Transportation officials were working to make the roads safer for those who insist on venturing out.
“The National Weather Service says there is a very good chance of snow,” said Chuck Miller, Robeson County district engineer for the North Carolina Department of Transportation. “Our salt bins are full, our snow equipment is installed and our personnel are ready.”
DOT trucks began spraying a salt-brine solution on Interstate 95 and all primary routes on Thursday and expected to be finished no later than this morning. The Robeson district site has 795 tons of salt in storage, 18 dump trucks with plows and spreaders and two motor graders.
With more than 50,000 customers and 5,600 miles of lines, Lumbee River Electric Membership is readying its personnel and equipment for the weekend, said Walter White, director of marketing.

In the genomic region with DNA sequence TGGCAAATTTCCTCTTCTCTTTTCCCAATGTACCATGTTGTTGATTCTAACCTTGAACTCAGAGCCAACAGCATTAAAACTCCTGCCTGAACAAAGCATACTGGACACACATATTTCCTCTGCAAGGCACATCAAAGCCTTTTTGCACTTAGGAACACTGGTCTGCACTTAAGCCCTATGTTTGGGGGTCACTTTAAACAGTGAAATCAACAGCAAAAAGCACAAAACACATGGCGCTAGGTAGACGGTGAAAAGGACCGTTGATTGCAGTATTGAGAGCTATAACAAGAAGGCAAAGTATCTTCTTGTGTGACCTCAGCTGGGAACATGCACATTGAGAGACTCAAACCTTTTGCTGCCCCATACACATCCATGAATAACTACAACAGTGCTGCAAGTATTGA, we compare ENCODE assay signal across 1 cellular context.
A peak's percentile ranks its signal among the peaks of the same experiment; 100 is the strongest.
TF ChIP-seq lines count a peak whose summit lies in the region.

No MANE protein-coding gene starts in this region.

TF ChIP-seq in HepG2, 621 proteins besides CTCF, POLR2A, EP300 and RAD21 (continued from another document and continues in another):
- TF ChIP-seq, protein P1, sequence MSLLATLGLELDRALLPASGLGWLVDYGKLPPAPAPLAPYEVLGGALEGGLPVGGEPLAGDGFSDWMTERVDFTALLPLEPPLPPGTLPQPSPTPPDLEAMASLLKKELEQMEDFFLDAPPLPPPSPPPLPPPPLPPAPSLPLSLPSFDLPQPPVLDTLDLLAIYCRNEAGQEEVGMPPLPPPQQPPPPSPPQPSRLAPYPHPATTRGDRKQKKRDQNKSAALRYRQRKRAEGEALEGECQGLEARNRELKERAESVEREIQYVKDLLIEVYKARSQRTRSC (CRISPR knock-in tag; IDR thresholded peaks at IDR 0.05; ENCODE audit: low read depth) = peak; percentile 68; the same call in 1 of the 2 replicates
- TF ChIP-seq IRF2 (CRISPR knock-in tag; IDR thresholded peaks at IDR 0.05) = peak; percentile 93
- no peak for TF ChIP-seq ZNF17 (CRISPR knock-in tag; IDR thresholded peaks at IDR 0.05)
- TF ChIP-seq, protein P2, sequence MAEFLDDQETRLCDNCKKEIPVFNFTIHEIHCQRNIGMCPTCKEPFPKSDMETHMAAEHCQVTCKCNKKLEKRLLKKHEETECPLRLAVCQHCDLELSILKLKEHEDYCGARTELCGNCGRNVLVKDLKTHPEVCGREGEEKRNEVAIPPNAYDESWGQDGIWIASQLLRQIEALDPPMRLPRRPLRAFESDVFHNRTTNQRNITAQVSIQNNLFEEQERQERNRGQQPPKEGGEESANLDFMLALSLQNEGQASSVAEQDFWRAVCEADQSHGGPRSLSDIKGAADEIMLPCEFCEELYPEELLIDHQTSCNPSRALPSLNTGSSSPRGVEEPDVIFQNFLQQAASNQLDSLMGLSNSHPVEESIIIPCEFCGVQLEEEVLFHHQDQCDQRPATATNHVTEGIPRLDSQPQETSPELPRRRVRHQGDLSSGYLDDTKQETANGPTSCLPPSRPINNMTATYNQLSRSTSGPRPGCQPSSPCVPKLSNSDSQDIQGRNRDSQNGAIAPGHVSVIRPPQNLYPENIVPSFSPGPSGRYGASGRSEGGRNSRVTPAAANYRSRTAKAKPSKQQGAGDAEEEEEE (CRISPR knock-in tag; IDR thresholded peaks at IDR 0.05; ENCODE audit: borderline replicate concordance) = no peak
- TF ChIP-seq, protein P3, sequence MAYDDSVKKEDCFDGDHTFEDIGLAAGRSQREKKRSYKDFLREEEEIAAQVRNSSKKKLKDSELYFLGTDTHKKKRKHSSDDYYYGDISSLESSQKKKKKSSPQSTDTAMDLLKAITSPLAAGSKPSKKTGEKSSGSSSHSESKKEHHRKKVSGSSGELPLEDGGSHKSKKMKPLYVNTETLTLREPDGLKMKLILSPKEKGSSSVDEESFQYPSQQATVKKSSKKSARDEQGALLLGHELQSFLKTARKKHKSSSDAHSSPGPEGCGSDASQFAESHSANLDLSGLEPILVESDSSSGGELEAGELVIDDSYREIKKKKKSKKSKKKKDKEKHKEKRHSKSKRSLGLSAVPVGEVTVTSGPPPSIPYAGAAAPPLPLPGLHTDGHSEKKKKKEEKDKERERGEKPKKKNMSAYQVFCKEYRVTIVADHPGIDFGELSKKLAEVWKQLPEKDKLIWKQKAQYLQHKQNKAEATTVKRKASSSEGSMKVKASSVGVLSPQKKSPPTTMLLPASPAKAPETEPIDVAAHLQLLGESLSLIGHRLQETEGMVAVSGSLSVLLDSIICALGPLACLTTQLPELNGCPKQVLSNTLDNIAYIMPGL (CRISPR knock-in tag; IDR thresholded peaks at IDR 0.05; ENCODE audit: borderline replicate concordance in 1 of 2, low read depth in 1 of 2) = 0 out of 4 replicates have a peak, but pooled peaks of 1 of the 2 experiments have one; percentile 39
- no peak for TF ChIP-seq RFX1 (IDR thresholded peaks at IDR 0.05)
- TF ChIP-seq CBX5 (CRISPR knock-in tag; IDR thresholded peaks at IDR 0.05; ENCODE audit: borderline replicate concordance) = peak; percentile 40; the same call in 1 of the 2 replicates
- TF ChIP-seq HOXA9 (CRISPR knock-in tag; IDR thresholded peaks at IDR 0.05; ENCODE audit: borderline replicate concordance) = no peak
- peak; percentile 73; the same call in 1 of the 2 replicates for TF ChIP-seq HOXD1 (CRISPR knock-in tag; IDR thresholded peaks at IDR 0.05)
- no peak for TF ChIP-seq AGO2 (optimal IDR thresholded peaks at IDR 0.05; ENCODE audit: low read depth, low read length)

“We are meeting this afternoon to make sure we are prepared to answer the phone and that personnel will be on-call,” White said Thursday afternoon. “We’re getting weather updates now.
“Of course, freezing rain is the worst-case scenario, but we believe that whatever precipitation comes down this weekend, it will already be frozen.”
As a member of a network of electric cooperatives, LREMC has mutual aid agreements with cooperatives near and far. After Hurricane Matthew, more than 100 additional service personnel were called in from as far away as Tennessee and Maryland.
All 30 of Lumberton’s electric utility workers will be on-call over the weekend, said Lamar Brayboy, director of city Electric Utilities.